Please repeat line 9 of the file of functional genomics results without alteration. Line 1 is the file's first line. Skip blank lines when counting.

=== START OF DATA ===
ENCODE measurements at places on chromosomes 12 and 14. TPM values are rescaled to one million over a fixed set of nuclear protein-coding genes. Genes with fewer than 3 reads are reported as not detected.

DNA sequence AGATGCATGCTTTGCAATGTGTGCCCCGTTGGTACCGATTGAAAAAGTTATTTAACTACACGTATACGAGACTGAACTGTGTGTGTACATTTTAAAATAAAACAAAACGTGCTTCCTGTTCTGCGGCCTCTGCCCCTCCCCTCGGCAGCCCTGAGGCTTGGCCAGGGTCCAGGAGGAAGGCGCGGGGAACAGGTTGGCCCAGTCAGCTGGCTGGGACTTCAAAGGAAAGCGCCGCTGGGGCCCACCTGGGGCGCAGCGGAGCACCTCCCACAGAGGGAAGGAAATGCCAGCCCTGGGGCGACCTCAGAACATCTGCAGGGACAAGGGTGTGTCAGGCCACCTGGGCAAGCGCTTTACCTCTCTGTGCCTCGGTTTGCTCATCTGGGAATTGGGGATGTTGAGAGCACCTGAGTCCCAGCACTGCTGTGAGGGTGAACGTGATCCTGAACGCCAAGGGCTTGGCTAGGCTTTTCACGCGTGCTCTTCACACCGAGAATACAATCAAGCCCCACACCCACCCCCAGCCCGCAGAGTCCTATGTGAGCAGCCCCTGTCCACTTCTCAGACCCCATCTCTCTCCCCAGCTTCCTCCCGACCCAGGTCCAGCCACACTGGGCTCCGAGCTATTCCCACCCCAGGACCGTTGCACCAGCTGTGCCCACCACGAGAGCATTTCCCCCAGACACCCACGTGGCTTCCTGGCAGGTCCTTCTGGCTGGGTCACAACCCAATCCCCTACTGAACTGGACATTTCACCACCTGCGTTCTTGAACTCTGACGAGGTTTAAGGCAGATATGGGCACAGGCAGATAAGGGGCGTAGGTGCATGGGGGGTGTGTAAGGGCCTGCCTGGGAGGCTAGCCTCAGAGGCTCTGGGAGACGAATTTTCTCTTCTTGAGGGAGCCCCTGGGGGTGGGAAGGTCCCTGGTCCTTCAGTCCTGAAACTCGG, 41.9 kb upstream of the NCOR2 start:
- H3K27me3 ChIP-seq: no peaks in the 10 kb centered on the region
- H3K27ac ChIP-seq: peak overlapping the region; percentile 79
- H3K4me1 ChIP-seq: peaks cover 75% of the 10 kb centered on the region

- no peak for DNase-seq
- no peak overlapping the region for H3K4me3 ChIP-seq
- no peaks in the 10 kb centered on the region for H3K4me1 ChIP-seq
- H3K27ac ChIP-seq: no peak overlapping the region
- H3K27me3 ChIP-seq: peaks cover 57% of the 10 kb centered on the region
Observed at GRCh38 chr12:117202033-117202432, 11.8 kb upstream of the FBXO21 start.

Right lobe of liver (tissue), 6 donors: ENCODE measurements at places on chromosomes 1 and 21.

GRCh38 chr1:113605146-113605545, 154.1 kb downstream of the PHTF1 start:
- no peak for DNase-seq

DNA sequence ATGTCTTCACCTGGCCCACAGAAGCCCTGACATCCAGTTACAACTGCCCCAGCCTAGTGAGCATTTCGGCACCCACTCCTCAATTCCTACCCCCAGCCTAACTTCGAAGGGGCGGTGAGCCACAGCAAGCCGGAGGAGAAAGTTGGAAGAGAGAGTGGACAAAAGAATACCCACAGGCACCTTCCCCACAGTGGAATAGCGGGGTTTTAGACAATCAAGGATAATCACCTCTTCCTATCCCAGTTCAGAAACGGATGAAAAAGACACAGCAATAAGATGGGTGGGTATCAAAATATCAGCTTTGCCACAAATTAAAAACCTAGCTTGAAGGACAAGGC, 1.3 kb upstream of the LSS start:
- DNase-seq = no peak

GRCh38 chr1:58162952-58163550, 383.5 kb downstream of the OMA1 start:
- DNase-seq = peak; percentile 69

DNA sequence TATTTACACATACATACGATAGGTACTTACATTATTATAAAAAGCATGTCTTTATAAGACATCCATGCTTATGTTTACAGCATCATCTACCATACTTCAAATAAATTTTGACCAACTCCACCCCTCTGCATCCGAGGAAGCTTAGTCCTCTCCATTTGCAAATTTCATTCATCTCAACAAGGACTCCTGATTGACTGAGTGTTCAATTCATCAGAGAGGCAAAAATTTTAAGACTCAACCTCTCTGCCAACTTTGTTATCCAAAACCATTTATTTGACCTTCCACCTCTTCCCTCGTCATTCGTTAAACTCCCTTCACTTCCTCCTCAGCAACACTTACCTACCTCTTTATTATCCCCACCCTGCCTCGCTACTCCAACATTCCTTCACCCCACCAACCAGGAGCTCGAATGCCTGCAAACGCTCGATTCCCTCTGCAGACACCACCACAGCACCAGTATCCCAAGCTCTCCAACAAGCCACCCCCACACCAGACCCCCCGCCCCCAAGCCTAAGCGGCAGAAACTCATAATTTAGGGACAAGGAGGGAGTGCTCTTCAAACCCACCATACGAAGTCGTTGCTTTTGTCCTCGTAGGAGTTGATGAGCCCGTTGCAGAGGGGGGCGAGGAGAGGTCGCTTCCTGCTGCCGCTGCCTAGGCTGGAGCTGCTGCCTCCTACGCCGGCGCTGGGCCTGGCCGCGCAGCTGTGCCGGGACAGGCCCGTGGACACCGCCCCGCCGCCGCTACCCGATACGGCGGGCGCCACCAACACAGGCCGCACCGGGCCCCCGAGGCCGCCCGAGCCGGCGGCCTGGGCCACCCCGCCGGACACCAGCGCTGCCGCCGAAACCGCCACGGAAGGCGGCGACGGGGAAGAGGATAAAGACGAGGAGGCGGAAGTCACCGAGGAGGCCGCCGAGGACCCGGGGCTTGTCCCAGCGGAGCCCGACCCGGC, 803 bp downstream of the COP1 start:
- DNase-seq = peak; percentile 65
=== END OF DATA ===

- H3K27ac ChIP-seq: no peak overlapping the region